New Sounds. No, Really
It is safe to say I have never heard anything quite like LYNX and Janover. Chances are good that you haven’t either. How often have you heard music that combines acoustic guitar, hip hop, scratching, down-tempo electronica, rapid-fire rapping and … the hammered dulcimer? Seriously. But that’s just how this duo rolls, combining a variety of sounds, styles, tempos and genres to create something unique and memorable.
The uncommon sounds are only the beginning, as LYNX adds some unusual vocal stylings to the music. When he isn’t rapping or beatboxing, he lets his voice travel pretty much wherever it wants to go. Whether high and thin or low and flat, his performance demands your attention because half the time you aren’t sure if he’s hitting the mark or off-key. Oddly enough, that seems to be the point: getting the audience to pay attention and make up their minds about what they’re hearing.
The songs created by LYNX and Janover aren’t cookie-cutter tracks you’ve heard thousands of times before, so if you’re looking for more generic radio-ready friendly music then this is definitely not the band for you. Jamie Janover fills out the tracks with hypnotic beats and his dulcimer playing is mesmerizing; paired with intrigue of LYNX’s performance, it’s part of something that is refreshingly atypical and well worth sinking your teeth into. LYNX and Janover play at 8:30 pm Saturday, March 13, at Cozmic Pizza. $8 adv., $12 door. — Brian Palmer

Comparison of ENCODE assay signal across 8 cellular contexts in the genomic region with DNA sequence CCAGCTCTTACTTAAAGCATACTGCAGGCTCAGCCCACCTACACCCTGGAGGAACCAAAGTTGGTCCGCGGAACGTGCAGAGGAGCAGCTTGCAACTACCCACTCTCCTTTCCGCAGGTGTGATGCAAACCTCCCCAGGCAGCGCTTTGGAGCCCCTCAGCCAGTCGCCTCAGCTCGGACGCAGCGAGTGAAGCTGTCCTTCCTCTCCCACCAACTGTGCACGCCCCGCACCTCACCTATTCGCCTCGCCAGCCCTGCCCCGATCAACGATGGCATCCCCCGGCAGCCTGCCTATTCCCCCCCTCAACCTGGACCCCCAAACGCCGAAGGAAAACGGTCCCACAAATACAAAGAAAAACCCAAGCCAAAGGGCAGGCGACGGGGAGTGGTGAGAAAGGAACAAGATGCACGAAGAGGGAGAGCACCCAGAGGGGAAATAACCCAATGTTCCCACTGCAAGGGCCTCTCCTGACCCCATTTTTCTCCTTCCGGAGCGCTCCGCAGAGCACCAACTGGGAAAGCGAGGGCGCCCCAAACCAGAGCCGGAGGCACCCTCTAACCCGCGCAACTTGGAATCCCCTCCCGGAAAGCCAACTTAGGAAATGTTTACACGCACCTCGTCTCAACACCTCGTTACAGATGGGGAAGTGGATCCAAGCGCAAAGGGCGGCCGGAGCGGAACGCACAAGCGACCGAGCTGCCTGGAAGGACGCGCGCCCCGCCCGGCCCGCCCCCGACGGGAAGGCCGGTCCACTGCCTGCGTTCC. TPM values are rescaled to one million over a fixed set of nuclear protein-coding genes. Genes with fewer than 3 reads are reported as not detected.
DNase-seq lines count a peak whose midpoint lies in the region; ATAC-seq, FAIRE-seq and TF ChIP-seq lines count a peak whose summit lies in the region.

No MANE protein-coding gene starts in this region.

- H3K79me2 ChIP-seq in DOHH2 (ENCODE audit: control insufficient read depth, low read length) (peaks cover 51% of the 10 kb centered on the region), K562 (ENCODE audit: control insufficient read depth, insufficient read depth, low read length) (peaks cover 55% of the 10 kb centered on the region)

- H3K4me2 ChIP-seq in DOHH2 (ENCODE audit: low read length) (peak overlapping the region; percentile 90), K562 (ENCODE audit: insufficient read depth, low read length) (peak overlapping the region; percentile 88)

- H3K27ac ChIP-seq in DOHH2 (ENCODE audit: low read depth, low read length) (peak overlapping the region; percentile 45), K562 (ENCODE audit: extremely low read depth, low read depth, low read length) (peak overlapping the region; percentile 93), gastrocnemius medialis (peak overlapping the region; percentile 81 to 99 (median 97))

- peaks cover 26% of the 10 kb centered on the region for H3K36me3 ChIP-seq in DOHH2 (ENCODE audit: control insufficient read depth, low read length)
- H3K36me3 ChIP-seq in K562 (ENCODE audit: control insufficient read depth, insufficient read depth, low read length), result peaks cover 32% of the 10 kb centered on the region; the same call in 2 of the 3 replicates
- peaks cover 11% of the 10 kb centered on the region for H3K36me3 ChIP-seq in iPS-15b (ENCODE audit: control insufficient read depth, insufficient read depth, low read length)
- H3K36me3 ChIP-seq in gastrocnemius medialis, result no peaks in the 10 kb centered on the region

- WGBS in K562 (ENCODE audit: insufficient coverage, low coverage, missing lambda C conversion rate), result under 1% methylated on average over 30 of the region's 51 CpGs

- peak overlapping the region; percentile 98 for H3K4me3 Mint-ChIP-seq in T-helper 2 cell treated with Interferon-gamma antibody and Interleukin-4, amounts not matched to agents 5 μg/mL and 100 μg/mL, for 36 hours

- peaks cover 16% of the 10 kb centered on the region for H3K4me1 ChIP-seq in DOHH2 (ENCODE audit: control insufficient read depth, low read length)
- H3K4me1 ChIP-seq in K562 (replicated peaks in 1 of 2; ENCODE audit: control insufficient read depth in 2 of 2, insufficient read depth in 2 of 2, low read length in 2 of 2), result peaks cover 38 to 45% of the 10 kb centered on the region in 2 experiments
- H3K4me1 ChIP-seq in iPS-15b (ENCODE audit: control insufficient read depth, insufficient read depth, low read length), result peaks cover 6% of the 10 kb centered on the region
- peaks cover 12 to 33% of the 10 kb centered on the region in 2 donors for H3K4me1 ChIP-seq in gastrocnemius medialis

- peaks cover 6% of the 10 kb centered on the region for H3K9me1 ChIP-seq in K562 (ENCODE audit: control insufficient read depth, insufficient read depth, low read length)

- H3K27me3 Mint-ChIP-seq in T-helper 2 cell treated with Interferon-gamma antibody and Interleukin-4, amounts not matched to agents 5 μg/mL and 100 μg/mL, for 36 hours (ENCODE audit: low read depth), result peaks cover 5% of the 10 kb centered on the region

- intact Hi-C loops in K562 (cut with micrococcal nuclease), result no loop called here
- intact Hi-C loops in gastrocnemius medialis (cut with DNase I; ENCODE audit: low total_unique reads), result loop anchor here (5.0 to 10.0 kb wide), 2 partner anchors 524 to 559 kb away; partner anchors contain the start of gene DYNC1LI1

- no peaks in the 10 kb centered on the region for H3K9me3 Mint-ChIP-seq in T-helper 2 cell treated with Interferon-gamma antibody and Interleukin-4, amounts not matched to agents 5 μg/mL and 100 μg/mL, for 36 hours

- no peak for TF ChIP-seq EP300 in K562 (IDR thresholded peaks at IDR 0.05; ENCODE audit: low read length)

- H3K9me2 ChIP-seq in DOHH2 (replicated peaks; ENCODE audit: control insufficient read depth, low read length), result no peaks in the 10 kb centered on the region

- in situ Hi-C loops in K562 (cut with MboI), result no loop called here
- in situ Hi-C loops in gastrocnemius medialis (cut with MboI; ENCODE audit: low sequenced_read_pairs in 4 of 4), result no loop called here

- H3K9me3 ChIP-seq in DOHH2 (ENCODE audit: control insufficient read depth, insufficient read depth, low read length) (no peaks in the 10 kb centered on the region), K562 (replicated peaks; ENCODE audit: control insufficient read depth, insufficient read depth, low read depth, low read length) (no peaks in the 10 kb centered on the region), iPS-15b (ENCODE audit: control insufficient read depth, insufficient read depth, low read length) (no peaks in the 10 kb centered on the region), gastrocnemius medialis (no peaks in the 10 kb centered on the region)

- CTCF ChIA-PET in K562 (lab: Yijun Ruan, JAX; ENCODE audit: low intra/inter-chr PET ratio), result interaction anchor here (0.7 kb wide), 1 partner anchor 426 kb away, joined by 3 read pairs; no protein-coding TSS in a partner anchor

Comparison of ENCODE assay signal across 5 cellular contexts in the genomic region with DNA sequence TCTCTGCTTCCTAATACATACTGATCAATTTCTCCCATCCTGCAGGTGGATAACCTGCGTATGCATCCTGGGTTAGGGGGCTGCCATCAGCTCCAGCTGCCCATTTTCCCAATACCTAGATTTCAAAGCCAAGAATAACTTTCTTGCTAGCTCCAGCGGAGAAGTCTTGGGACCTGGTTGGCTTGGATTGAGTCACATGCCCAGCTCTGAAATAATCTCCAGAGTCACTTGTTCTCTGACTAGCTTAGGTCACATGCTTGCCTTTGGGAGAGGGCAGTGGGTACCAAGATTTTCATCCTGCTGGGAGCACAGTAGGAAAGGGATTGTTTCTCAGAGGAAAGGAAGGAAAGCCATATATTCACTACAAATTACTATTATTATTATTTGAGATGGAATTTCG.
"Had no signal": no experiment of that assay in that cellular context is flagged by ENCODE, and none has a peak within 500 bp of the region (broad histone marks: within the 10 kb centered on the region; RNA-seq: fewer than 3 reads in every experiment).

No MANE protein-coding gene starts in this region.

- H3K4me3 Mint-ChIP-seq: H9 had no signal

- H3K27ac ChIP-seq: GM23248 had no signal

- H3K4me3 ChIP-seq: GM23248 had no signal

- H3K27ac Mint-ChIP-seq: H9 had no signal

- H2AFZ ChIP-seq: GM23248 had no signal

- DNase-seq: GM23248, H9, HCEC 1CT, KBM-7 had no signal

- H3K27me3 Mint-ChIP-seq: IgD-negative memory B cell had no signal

The Devil Inside
The aging academic, about to kill himself, makes a deal with the devil: youth, love and success … at the cost of his soul.
Eugene Opera’s Faust might be perfect for an academic setting like Eugene, though the European darkness of Charles Gounod’s setting of Goethe’s famous tale wilts on sunny days in Eugene’s gorgeous spring. Still, if you happened to wander by a Faust rehearsal even on a sunny day, the beauty of the principals’ voices might have convinced you to sell your soul for tickets to this weekend’s opera.
Unlike Eugene Opera’s last production, the curiously optimistic Marriage of Figaro, Faust offers more glimpses into the shadowy side of the human soul. To carry out the tales of seduction, betrayal, triumph and defeat, Opera Executive Director (and Faust director) Mark Beudert has gathered an accomplished cast of principals for this anguished tale of desire and sin, including recent Chicago Lyric Opera success Scott Ramsay as the scholar who wants it all and Australian bass Steven Gallop as the smooth, sophisticated Mephistopheles. Aaron St. Clair Nicholson (whose name is practically a character name in itself) plays the tragically heroic Valentin, and young soprano Christina Pier plays the tragically unheroic Marguerite. Warm-voiced mezzo Elizabeth Pojanowski sings the pants role of Siebel; Eugene favorites Philip Engdahl (Wagner) and Bereniece Jones (Martha) round out the principal cast.
“The chorus has been working so hard,” Beudert says, and many chorus members were preparing for this Romantic French opera even before Figaro ended. And the new design (see a shot of the model, and tons of short videos of the singers, at EW! A Blog) makes the stage a mysterious, ambiguous place where characters appear and disappear to fit the plot.
The deep seduction of knowledge combined with the best-known work of Romantic literature and sweet-voiced singers: that’s what Faust offers this weekend. If I may whisper in your ear? Don’t miss this production.
Faust plays at 7:30 pm Friday, March 12, and at 2:30 pm Sunday, March 14, at the Hult Center. Student tickets start at $10; other tix $21-$80. hultcenter.org or 541-682-5000. — Suzi Steffen